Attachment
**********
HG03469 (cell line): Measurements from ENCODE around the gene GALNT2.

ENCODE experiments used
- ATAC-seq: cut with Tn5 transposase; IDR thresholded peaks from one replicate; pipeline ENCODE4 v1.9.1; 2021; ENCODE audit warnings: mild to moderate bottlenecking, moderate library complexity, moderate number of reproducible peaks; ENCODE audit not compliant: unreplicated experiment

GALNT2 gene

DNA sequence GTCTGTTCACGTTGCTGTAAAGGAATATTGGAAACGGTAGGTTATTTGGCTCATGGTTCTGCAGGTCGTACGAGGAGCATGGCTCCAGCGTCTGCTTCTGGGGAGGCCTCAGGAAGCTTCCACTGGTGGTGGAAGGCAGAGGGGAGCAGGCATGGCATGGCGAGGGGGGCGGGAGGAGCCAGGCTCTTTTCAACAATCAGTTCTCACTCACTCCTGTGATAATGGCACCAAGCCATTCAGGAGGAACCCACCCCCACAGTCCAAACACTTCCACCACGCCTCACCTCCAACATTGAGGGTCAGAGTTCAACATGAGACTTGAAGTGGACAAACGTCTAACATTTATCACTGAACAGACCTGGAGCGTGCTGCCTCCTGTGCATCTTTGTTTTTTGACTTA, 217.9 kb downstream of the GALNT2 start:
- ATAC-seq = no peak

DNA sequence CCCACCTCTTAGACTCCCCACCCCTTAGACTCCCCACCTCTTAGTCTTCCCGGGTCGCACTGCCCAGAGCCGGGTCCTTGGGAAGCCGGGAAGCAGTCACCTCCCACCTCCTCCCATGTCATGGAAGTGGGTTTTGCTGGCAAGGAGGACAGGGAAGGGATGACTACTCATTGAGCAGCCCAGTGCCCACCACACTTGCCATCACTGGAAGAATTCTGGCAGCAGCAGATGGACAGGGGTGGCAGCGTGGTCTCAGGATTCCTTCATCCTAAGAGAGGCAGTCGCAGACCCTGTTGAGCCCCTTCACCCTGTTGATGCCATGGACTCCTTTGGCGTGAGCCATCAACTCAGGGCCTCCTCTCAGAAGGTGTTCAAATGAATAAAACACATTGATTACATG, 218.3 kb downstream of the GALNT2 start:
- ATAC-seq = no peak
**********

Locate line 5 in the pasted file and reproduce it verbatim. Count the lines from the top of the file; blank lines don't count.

DNA sequence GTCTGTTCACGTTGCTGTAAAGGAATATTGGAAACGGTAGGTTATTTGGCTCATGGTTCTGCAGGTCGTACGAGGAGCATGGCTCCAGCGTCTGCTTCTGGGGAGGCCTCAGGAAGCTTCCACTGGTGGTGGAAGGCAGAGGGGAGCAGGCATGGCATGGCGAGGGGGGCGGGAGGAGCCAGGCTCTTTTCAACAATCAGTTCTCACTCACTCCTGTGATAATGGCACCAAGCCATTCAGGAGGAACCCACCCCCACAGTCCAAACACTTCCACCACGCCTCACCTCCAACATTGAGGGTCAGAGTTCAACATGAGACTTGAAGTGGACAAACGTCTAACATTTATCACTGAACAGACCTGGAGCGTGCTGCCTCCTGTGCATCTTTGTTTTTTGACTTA, 217.9 kb downstream of the GALNT2 start: